Joe Curcio and his wife AnneMarie got the ultimate rush after scratching off a Gold Rush lotto ticket and thinking they'd won the big jackpot.
"It was Mother's Day and we were driving down the turnpike, and my husband said, 'Let's go get a lottery ticket as a Mother's Day gift!' And we did, and it turned out to be a half-million-dollar ticket," AnneMarie recalled.
When they got back to Ocala, they quickly packed up and left before sunrise early Monday morning to head to Tallahassee with what they thought was a winning ticket.
"We showed them the ticket and they said it was a misprint! And we said, 'Uh, we had never heard that word before," she continued.
They couldn't believe it. The state refused to hand over the $500,000 prize.
The Curcios' attorney calls it fraud.
"They knew that misprints were going to occur," said attorney Lawrence Walters.
The copy of the ticket shows a "1" on the top row and a "1" above the $500,000 scratch-off piece. However, the ticket's not a winner, according to the lottery, because, first, it didn't scan.
Secondly, they say, the letters "th" and a partial "n" below the number 1 indicates that it was supposed to be a 13. The 3 didn't show up. Therefore, it's a misprint.
"They knew that ink would develop on the heads of these printers and that this is just simply an unavoidable problem that they'd have to live with. And yet they continue to sell lottery tickets," said Walters.
Did the lottery really know misprints were happening? Yes, concluded a report by the Florida Lottery's inspector general.
The lottery was aware of the problem, but says "18 out of 12.3 billion. That means our rate is 0.00000000146 percent. It rarely happens."
That's according to the lottery's David Bishop, who defends the integrity of the scratch-off games -- even after the inspector general's report recommended several changes involving the lottery and SGI, which is the Georgia company that prints the tickets.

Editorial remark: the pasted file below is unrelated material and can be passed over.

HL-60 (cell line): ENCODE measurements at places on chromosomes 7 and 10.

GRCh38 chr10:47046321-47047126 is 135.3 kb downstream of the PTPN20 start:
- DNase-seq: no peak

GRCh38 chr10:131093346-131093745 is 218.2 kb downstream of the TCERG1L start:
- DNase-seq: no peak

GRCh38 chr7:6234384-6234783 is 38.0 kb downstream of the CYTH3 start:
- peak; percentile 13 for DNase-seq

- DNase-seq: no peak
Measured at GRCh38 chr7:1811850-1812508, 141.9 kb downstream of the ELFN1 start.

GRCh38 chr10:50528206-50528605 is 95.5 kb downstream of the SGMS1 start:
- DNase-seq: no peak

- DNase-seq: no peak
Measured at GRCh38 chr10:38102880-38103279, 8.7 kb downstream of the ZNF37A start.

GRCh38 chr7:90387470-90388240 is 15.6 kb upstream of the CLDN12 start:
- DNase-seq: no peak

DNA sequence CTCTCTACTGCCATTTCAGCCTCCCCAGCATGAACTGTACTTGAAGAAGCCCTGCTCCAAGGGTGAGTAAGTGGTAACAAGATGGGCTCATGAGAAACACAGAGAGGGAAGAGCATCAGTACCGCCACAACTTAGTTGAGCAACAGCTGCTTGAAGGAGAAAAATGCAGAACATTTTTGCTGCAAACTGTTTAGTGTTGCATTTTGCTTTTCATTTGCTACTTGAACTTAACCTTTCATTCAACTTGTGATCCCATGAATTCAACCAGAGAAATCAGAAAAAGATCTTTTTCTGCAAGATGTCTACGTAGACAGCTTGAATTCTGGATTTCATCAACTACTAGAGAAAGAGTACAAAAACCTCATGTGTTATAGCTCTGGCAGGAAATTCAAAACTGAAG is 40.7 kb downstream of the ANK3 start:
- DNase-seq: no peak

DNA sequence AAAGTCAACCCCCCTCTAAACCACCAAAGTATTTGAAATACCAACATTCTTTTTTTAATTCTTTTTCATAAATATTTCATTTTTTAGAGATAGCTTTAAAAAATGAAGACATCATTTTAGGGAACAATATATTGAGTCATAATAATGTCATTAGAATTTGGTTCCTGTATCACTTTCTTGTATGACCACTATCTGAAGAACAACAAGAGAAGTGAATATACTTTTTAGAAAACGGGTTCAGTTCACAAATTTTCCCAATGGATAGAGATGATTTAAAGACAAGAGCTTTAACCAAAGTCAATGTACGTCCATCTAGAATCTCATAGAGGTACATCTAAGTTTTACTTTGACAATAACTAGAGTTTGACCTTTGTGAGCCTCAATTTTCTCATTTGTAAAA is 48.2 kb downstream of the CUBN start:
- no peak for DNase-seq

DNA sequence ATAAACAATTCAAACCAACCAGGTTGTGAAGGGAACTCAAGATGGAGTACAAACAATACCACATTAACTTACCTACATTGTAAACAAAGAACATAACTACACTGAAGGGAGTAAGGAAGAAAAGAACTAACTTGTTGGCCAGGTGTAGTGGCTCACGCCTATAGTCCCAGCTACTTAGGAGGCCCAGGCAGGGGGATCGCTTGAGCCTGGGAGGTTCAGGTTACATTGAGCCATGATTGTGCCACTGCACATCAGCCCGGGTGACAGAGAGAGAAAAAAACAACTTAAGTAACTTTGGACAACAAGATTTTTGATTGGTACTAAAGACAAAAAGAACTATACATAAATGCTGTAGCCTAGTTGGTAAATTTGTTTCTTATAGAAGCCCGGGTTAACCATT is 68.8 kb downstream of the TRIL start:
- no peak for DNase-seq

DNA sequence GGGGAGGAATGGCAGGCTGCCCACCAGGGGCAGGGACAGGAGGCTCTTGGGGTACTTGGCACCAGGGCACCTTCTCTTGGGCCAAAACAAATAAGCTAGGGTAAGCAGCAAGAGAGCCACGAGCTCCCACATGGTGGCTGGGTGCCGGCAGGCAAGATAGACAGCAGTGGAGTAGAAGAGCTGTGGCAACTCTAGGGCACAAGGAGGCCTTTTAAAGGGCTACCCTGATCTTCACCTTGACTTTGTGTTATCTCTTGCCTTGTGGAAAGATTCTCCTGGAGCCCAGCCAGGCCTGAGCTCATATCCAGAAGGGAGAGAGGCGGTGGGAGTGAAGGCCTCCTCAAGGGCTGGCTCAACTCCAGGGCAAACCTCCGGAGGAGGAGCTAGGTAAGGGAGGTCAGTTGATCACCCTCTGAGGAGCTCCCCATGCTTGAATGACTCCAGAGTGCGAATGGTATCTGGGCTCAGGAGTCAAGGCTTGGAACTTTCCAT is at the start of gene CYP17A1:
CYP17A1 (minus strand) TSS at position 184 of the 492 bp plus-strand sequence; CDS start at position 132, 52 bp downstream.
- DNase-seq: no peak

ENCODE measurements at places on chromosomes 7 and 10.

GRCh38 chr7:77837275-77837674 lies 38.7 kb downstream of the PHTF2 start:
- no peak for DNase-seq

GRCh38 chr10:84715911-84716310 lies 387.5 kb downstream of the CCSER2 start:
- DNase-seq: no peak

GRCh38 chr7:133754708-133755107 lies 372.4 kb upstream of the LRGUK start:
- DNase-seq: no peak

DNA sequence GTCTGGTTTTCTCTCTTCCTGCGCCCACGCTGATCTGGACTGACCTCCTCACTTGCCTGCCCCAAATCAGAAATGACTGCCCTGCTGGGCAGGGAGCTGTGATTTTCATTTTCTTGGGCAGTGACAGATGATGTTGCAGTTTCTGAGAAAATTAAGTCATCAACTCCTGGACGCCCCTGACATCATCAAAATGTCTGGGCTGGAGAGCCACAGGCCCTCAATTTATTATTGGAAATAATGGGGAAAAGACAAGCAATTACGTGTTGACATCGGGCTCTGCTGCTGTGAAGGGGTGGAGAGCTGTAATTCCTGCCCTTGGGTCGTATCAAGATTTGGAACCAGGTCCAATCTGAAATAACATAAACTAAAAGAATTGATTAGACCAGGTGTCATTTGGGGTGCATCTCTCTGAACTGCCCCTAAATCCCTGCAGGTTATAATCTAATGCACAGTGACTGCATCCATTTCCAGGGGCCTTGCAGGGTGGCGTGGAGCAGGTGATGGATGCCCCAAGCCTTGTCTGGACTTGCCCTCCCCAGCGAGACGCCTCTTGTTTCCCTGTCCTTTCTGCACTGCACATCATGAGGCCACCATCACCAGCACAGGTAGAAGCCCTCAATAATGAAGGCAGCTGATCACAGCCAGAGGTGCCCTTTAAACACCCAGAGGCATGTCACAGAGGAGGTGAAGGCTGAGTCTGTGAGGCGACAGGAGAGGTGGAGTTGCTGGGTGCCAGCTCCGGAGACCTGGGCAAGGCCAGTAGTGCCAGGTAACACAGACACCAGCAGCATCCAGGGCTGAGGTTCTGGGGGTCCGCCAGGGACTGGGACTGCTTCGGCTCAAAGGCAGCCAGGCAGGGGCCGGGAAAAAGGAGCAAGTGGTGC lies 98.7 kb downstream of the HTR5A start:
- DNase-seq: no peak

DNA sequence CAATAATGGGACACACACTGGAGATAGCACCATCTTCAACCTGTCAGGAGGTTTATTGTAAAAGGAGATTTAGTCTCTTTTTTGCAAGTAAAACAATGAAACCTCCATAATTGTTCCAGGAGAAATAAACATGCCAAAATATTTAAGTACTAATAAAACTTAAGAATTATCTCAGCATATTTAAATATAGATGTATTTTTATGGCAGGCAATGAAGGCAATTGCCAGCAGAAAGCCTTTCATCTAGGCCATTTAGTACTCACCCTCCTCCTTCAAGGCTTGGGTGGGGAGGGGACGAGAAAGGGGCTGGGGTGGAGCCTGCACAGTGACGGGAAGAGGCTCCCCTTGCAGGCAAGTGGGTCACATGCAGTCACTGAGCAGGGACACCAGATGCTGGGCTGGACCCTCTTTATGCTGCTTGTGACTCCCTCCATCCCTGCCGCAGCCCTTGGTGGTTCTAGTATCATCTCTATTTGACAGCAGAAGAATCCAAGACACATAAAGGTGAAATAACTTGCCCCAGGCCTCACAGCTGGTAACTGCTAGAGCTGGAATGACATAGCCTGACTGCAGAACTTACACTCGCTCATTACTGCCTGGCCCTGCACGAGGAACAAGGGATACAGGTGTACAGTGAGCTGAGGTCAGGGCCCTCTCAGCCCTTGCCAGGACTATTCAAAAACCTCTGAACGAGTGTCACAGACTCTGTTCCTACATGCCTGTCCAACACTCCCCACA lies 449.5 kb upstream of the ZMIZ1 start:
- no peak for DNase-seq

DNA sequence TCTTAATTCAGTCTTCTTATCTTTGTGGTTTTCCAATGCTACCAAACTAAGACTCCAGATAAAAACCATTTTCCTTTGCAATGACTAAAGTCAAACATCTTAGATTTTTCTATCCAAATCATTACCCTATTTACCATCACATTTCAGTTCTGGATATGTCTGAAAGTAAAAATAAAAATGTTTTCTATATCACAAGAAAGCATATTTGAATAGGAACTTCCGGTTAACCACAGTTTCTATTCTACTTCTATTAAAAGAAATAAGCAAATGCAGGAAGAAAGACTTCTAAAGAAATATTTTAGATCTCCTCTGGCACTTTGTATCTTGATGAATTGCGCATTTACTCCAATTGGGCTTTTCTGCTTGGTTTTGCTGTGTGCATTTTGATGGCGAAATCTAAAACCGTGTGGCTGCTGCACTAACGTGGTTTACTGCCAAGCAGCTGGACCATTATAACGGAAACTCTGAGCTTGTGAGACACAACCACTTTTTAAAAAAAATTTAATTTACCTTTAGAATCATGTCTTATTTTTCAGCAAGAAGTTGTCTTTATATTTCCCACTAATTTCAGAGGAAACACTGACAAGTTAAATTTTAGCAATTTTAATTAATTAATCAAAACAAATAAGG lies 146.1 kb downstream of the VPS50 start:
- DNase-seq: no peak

One would require SGI to pay a claim on a winning ticket misprint. Another would define a misprint.
The lottery has an easy answer, but it doesn't seem fair to some people.
"There's no such thing as a payable misprint. The ticket is either a winner or it's not a winner. Clear and simple, it's black and white," stated Bishop.
People who play the games did indeed think it was black and white.
"Oh, the matching? You know, if there's four numbers on the top they have to match the numbers on the bottom," said one lotto player.
However, that's not always true, as the Curcios found out. It's not just a matter of scratch and match. There is a triple verification system," Bishop explained:
"Number one, the winning numbers; number two, the caption of those winning numbers right below the winning number, and finally, we have embedded those numbers in the ticket, so when you scan the ticket either at a lottery retailer or at your lottery office, you know if it's a winner or not."
Are all three conditions clearly spelled on the ticket? Not really. It only says, "Winners are subject to Lottery Rules and State Law."
Walters argued, "To try to claim that there are additional terms that are imposed on this contract after you buy the ticket based on what's on the back is just ridiculous. No other business could get away with doing that."
So what about tickets that appeared to be losers but might actually be winners? Could you be throwing away thousands of dollars?
"That's a real problem because people are throwing away tickets all the time that could very well be winning tickets if these misprints are out there," continued Walters.
Most people we spoke with had no idea that was even a possibility.
"I think I'll stick with the lotto instead, you know, scratchy, scratchy, I haven't been too successful with these."
That's a lesson the Curcios found out the hard way with a five-year legal battle. Since, then, Joe has passed away and his wife hopes she lives long enough to see the money.
The Florida Lottery says it has never paid out for a misprint. Instead, they'll offer the customer another ticket but they don't offer any type of payout. In addition, the lottery claims they're protected by sovereign immunity, which would limit the damages to $200,000. However, that limit doesn't apply in a breach of contract case, according to the Curcios' attorney.
This is also the first time someone has challenged the lottery's so-called sovereign immunity in court, claiming it operates more like a revenue-generating business than a state agency.
The lawsuit on the case is still pending.
FOX 13 / WTVT-TV
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